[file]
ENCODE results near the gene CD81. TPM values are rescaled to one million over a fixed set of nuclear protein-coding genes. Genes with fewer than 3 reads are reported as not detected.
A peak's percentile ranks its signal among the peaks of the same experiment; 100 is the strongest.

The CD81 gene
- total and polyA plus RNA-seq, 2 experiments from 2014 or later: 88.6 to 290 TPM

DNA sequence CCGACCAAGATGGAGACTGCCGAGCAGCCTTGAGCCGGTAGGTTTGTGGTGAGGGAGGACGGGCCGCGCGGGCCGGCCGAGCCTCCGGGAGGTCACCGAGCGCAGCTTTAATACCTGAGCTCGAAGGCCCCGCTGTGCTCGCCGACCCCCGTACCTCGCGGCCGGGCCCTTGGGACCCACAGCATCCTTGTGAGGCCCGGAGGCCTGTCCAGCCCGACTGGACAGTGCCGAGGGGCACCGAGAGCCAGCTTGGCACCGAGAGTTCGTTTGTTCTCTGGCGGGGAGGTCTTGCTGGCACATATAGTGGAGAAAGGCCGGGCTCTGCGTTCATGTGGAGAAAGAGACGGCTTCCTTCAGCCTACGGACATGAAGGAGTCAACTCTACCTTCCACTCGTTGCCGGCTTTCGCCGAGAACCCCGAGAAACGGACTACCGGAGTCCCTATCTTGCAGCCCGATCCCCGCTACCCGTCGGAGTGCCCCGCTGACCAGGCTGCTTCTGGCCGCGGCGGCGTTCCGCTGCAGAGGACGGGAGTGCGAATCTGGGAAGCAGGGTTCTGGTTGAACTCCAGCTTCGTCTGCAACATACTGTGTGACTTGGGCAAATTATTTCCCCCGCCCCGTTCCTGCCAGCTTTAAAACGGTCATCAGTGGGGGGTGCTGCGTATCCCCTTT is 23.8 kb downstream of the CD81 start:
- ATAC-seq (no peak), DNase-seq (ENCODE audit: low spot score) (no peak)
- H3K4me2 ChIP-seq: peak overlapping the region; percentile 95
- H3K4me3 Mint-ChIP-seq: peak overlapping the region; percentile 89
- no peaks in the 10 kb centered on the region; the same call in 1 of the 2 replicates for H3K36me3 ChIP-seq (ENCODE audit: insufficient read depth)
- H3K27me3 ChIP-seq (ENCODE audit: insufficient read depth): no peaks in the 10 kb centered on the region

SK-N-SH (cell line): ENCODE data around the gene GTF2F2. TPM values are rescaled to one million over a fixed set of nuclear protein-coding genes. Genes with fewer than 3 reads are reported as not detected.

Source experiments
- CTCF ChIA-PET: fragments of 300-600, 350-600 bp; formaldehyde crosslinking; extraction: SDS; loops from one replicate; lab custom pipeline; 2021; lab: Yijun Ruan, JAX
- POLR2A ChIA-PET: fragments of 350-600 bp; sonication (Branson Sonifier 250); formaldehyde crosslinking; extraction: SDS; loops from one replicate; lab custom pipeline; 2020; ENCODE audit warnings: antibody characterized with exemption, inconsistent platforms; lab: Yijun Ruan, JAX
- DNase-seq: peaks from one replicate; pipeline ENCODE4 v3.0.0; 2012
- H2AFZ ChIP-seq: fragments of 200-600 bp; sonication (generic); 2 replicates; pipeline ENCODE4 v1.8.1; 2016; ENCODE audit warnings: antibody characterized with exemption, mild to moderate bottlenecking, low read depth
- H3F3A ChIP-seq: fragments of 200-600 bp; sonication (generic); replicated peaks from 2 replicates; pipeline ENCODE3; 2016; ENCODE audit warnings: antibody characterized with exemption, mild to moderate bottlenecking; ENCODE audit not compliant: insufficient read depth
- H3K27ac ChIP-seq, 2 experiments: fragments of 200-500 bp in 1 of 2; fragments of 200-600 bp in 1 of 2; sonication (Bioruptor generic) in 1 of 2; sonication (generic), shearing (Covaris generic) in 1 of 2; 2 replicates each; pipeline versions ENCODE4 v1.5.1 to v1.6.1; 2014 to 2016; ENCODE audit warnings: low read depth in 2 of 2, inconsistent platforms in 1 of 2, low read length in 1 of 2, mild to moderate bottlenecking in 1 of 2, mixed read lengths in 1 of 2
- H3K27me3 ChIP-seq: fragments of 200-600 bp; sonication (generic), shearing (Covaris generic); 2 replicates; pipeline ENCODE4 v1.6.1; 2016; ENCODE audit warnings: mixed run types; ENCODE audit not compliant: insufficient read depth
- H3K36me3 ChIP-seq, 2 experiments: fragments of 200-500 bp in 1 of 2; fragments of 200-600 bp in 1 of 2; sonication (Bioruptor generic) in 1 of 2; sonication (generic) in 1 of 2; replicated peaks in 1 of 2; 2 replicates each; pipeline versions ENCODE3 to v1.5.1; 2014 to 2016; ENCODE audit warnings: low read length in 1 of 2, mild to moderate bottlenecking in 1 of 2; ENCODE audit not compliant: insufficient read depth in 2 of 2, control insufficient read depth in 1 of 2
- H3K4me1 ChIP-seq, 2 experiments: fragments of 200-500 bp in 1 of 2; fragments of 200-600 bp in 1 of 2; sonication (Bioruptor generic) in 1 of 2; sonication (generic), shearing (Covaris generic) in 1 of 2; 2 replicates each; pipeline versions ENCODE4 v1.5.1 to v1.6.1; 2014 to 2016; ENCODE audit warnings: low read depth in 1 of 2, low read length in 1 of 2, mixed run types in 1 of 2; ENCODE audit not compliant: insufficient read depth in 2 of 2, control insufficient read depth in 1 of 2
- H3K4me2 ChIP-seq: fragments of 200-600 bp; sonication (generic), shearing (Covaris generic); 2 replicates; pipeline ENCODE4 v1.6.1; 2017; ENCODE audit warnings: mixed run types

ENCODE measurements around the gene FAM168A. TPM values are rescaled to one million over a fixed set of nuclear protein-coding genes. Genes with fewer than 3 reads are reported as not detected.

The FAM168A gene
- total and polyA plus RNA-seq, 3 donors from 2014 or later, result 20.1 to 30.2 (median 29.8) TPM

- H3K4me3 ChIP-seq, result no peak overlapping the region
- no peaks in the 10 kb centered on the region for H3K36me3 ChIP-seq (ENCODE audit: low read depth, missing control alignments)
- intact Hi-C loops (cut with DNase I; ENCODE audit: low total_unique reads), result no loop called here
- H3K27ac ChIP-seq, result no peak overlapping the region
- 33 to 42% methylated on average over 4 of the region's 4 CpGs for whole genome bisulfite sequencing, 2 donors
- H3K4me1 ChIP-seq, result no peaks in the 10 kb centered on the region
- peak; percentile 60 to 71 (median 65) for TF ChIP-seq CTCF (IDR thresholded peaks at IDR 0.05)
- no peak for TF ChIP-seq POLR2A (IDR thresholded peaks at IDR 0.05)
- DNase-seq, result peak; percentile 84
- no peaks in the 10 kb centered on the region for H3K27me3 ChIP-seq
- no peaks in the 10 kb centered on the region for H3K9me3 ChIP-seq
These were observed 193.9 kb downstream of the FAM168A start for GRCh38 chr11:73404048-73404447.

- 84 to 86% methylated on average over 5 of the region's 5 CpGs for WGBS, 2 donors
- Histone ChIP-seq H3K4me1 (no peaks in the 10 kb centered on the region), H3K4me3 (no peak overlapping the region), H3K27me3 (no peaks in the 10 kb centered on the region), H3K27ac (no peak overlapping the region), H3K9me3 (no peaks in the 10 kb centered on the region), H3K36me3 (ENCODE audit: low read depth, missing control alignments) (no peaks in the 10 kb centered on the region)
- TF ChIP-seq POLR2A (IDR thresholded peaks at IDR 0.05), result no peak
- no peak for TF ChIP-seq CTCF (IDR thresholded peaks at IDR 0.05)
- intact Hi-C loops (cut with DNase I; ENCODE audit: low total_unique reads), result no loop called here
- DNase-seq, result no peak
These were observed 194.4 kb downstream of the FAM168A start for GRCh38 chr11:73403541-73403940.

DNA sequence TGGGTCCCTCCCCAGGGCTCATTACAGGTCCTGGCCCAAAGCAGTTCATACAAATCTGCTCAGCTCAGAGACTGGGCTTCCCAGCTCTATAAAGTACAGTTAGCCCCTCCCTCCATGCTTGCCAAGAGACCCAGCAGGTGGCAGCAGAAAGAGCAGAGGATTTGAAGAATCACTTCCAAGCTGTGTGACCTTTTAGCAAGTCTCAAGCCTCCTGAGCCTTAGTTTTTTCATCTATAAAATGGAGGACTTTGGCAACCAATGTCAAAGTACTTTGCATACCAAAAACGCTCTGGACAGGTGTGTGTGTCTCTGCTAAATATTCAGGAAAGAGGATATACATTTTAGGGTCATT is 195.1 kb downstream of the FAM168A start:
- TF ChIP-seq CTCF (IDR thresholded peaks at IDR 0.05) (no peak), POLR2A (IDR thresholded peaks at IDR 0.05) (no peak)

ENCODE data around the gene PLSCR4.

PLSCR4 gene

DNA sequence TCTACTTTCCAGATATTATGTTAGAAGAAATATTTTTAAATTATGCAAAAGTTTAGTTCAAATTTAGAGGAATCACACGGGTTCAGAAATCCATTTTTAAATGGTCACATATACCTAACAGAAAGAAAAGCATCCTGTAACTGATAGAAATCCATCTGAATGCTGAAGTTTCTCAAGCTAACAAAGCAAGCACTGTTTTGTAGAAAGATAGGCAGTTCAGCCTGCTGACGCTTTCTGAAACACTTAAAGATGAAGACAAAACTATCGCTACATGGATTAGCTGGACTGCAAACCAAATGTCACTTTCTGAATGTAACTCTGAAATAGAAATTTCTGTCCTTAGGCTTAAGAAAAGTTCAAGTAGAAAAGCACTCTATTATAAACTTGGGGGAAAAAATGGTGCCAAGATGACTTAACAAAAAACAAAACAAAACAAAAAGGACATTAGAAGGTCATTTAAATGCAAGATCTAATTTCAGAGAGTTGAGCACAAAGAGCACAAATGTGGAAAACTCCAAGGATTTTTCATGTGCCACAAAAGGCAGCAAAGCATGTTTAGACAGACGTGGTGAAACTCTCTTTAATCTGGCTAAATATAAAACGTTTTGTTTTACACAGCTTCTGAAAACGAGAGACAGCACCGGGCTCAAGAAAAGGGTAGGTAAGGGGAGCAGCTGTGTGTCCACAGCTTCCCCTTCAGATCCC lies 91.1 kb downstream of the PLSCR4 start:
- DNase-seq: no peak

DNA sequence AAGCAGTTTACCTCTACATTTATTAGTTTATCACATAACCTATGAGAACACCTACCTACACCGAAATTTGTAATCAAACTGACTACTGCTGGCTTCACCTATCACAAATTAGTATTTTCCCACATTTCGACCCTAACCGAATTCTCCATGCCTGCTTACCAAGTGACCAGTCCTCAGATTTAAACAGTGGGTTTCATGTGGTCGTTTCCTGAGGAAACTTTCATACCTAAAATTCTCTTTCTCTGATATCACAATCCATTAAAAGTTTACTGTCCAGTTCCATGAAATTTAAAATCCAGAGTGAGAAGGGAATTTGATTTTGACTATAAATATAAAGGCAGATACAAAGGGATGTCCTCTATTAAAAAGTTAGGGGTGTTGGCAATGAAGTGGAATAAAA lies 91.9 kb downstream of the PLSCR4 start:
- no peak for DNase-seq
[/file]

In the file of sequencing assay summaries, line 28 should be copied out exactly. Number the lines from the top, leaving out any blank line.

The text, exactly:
- intact Hi-C loops (cut with DNase I; ENCODE audit: low total_unique reads), result no loop called here